The Air Force cannot shoot down planes that refuse to identify themselves.
Paraguayan airspace continues to be a safe route for drug traffickers. And for various reasons. One of them is the insufficiency of the material available to the Air Force, which is limited to half a dozen Brazilian-made EMB-312 Tucano aircraft that flew for the first time in the 1980s, the only ones equipped with weapons suitable for interception. and knockdown. It also has nine T-35 Pillán produced in Chile and intended for pilot training The rest of the air fleet is made up of planes for civil use, in addition to the veteran UH-1 Huey helicopters released by the US during the Vietnam War , more than 60 years ago, excellent for logistics and rescue work but of little use for intercepting unidentified flights.
The second reason why sovereign airspace remains unprotected is that pilots are tied hand and foot by legislation that prevents them from using lethal force if necessary. Law 5,400 of 2015 establishes the procedures for the detection, identification and interception of suspicious flights but does not allow their shooting down but rather a washed procedure called interdiction, which consists of intervening in the flight path of the unidentified aircraft, forcing it to land by means of conventional signals. The most the pilot is authorized by law to do is fire warning shots using tracer ammunition.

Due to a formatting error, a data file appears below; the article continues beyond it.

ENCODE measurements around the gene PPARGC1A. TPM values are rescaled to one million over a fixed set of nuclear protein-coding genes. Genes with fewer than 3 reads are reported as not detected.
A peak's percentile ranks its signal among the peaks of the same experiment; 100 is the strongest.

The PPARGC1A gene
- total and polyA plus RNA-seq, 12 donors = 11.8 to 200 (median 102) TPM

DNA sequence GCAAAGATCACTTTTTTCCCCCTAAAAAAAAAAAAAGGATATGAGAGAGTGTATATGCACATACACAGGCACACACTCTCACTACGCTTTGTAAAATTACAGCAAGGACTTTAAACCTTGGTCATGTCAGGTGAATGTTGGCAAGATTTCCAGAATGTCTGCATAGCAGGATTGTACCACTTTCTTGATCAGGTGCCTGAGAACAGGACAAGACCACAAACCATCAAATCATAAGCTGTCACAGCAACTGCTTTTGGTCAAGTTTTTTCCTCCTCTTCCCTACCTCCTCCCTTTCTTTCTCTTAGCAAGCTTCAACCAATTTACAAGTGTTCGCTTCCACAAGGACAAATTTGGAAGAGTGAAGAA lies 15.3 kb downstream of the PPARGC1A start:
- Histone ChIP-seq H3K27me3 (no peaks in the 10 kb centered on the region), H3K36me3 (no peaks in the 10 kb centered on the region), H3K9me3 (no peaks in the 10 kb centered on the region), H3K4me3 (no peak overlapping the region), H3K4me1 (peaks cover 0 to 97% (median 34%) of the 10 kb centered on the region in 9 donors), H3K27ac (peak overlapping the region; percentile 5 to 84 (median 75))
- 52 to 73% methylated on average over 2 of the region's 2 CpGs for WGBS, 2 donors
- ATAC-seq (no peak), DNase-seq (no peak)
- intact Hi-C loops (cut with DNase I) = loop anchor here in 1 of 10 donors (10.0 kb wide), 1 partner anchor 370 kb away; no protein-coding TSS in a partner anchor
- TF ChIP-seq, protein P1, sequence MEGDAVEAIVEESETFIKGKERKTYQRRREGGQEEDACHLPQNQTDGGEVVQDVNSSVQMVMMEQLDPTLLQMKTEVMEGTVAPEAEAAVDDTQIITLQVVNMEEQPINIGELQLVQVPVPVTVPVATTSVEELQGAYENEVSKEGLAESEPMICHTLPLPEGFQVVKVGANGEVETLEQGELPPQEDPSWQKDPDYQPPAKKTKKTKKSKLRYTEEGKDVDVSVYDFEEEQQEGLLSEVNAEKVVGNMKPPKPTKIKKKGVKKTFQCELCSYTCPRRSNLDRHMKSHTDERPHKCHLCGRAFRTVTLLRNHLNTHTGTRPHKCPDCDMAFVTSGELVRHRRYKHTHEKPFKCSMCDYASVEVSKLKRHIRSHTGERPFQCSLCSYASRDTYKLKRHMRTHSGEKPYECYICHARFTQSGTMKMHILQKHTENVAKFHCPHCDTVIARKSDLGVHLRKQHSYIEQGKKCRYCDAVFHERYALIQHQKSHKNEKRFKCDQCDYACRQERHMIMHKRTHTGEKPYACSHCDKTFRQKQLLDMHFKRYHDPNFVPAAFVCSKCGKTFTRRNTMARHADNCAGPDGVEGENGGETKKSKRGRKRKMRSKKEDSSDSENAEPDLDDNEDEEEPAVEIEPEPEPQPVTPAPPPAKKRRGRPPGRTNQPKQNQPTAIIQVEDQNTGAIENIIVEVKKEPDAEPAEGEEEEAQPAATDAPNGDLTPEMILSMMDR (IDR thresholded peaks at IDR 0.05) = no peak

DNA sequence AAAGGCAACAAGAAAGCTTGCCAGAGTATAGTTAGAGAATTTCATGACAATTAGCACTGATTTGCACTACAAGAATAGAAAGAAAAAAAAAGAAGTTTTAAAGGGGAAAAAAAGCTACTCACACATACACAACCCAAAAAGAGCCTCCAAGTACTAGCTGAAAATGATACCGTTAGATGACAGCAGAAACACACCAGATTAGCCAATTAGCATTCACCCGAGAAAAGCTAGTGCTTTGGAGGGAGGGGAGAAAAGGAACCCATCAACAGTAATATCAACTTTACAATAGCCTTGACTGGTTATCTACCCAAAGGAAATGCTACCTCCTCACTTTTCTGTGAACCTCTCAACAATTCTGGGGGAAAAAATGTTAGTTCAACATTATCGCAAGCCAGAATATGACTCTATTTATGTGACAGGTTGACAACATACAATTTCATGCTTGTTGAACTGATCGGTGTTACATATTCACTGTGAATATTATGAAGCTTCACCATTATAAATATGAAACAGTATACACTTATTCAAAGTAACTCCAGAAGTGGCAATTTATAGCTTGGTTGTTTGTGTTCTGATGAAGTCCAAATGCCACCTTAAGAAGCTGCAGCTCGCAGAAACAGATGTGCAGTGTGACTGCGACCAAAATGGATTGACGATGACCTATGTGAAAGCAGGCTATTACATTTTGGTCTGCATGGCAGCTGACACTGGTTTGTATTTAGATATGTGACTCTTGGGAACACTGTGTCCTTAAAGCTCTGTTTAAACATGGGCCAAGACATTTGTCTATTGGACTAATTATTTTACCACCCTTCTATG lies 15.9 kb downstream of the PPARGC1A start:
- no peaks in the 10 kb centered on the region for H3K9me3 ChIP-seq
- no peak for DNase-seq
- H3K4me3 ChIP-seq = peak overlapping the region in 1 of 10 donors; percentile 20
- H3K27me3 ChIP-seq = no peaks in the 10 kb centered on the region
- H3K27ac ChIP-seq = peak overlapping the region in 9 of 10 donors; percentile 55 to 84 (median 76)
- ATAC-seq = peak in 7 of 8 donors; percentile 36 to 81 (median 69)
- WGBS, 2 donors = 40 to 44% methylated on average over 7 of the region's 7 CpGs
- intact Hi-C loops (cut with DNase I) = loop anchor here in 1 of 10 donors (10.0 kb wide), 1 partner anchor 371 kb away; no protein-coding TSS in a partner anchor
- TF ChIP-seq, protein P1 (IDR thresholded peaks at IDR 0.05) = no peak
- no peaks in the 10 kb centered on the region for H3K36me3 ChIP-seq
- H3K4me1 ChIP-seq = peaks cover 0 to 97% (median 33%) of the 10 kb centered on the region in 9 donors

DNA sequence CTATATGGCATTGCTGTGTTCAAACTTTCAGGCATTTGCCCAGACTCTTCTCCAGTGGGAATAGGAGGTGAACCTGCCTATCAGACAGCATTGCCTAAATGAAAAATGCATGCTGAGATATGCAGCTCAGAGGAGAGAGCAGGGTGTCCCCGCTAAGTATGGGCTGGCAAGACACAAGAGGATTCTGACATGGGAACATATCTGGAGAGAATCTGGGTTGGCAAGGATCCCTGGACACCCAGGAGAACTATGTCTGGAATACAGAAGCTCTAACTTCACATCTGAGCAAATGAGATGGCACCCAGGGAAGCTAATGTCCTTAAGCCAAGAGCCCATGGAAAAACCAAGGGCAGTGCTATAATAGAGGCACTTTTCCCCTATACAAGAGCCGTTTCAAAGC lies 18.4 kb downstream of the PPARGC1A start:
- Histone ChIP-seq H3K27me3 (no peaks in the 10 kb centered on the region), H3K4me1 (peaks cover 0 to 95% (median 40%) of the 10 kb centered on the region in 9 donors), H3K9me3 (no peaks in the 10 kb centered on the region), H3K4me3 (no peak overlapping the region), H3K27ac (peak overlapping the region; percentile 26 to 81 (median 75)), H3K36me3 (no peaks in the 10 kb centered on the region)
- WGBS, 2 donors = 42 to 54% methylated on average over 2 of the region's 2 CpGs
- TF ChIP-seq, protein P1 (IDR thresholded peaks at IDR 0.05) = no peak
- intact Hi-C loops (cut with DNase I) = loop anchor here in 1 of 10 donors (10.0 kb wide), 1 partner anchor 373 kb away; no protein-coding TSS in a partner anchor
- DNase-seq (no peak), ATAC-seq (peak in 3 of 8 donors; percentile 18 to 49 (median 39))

There is a project under study that modifies the law and that would allow the pilot, prior authorization from the weapon command, to shoot down the aircraft in question. The aggregate did not run in Deputies and the project is today under study by the Senate.
Awkward question: What pilot involved in drug trafficking, smuggling or any other illicit activity would heed an order to land if he knew that the interceptor fighter was not authorized to shoot him down? He would travel comfortably, which is what is done today.
Our neighbors have authorized the shooting down of planes in extreme cases. Argentina did it in 2016, Brazil in 2004 and Bolivia in 2014. Peru has also done it in 2015, Honduras in 2012 and Colombia in 2010. Paraguay is the black spot on the map of the fight against drug trafficking. Could it be that everyone is wrong and we are the only possessors of the truth?